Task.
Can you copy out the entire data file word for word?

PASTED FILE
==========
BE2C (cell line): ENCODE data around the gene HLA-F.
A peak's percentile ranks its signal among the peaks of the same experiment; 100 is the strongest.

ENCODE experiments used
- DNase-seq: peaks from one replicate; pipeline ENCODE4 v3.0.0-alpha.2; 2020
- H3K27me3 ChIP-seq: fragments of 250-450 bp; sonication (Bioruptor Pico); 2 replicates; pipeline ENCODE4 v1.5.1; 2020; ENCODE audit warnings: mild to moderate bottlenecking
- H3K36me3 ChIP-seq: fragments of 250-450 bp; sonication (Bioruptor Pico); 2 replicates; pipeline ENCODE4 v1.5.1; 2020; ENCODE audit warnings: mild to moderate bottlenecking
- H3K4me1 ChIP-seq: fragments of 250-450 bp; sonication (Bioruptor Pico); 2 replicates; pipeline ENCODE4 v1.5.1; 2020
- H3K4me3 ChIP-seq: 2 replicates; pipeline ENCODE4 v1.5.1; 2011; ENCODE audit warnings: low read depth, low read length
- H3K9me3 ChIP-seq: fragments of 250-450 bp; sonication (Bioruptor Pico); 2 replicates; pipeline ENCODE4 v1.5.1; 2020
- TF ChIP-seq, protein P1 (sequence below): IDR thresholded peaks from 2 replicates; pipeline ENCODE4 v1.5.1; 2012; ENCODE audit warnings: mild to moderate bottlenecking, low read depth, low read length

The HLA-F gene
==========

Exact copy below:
BE2C (cell line): ENCODE data around the gene HLA-F.
A peak's percentile ranks its signal among the peaks of the same experiment; 100 is the strongest.

ENCODE experiments used
- DNase-seq: peaks from one replicate; pipeline ENCODE4 v3.0.0-alpha.2; 2020
- H3K27me3 ChIP-seq: fragments of 250-450 bp; sonication (Bioruptor Pico); 2 replicates; pipeline ENCODE4 v1.5.1; 2020; ENCODE audit warnings: mild to moderate bottlenecking
- H3K36me3 ChIP-seq: fragments of 250-450 bp; sonication (Bioruptor Pico); 2 replicates; pipeline ENCODE4 v1.5.1; 2020; ENCODE audit warnings: mild to moderate bottlenecking
- H3K4me1 ChIP-seq: fragments of 250-450 bp; sonication (Bioruptor Pico); 2 replicates; pipeline ENCODE4 v1.5.1; 2020
- H3K4me3 ChIP-seq: 2 replicates; pipeline ENCODE4 v1.5.1; 2011; ENCODE audit warnings: low read depth, low read length
- H3K9me3 ChIP-seq: fragments of 250-450 bp; sonication (Bioruptor Pico); 2 replicates; pipeline ENCODE4 v1.5.1; 2020
- TF ChIP-seq, protein P1 (sequence below): IDR thresholded peaks from 2 replicates; pipeline ENCODE4 v1.5.1; 2012; ENCODE audit warnings: mild to moderate bottlenecking, low read depth, low read length

The HLA-F gene